I also prefer terry cloth over the muslin back drops...

    Okay, this thread has definitely taken a strange turn...
     
  14. Annemarieke

    Annemarieke Member

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    Beaches are my favourite subject too. There is so much scope for photographers.

    Try a wide angle lens, and a very low viewpoint, preferably with an interesting feature in the foreground; like a sand pattern or a boulder or some seaweed.

    Slow shutter speeds and a tripod in its lowest position. I have one of those Mantrotto's that has special knobs that make the tripod legs go almost horizontal. Works a treat!

    I own an X700 (and even older Minolta's that I have had for 24 years) too, and use it when I want to shoot Scala slides......... on the beach. :smile:

    Good luck and let us see some pictures!
    Anne Marieke
     
  15. John McCallum

    John McCallum Member

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    Yes - looking forward to seeing your pictures!
     
  16. joeyk49

    joeyk49 Member

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    Thanks for the encouragement. More beach opportunities in August. Most of your suggestions, I'll admit, surprized me. I expected more gadget and gear recommendations. I am happy to learn, as I suspect that I always had an feeling about, that the image has more to do with knowledge and technique, rather than with technology. After all, Ansel Adams didn't have an auto-everything camera and lenses the size of a truck muffler when he did his thing.

    Images to post soon, I hope.
     
  17. Flotsam

    Flotsam Member

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    I know it's overkill, but I have Nikonos V that I take to the beach or boating or backpacking. Any time that I might be in camera-destroying situations. On the beach, I don't have to worry about sand and it can go right into the water with me. I put a deep lenshood on it to keep raindrops off the lens and shooting even in a driving rainstorm is not a problem. That 35mm 2.8 delivers beautiful results.
     
  18. John McCallum

    John McCallum Member

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    Hey Hey .... a diver!!
     
  19. John McCallum

    John McCallum Member

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    Actually, come to think of it the newsletter for my old University dive club was called Flotsam too!
     
  20. livemoa

    livemoa Member

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    I meet a photo journalist once who used a Nikonos. Built like a tank
     
  21. Flotsam

    Flotsam Member

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    I am a bit embarassed to admit that I've never scuba'd.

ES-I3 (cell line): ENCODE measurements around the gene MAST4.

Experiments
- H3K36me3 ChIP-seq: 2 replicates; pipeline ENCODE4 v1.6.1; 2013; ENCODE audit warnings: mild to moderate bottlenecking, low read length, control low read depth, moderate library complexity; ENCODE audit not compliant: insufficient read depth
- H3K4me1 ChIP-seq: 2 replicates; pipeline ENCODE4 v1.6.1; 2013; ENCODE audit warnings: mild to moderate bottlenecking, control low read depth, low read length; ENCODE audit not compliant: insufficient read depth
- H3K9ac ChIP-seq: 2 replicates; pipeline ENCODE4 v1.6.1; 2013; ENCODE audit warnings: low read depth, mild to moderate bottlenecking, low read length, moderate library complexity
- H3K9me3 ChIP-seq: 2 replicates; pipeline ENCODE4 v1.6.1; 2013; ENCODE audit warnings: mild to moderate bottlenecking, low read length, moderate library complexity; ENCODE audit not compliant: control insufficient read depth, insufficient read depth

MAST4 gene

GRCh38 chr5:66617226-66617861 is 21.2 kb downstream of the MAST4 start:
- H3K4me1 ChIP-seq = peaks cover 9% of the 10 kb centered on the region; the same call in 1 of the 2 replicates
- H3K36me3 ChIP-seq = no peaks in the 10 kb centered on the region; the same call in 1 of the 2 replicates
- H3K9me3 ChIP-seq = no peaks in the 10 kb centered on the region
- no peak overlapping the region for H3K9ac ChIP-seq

I used to love the watersports, bodyboarding, snorkling, canoeing, even the Xtreme deathsport of floating on an inflatable raft in a swimming pool while tossing back an icy rum drink with a parasol in it (You could put your eye out). I also enjoyed backpacking trips that seemed to draw the wrath of the rain gods without fail.
    It seemed prudent to invest in a camera that wouldn't have to be pitched if it got wet. Back then the nikonos was about the only choice and could be found used at a fairly reasonable price.

    If you are looking to talk diving and underwater photography, ericr is your man.
     
  22. John McCallum

    John McCallum Member

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    he he, yes love those extreme sports myself, those Caruba's can get very nasty. sorry I had just assumed about the diving, with the whole bubbles thing . . . . :smile:



    er anyway, we were talking about beach setups!?
     
  23. David A. Goldfarb

    David A. Goldfarb Moderator Staff Member Moderator

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    [​IMG]

    I don't particularly believe in protective filters except in crowds and in places like the beach, where sand and salt sea spray are hazards.

    Other than that, I supposed I've used everything from a Yashica T4 to an 8x10" camera at the beach. I don't really see it as a special situation per se. I'm more likely to be thinking about what kinds of subjects I'm planning to photograph. For this shot I used a Canon F-1N and a 600mm/4.5 lens, but that wouldn't be a good choice for landscapes, street style candids, or family snapshots.
     
  24. Nige

    Nige Subscriber

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    My beach/snow/pool/spa :wink: camera is a Nikon ActionTouch, which is a 35/2.8 lensed P&S. Can be submerged to about 5m. Don't make em anymore but there's a Canon a bit similar and now a few digicams are coming out (Ricoh has one) with similar features.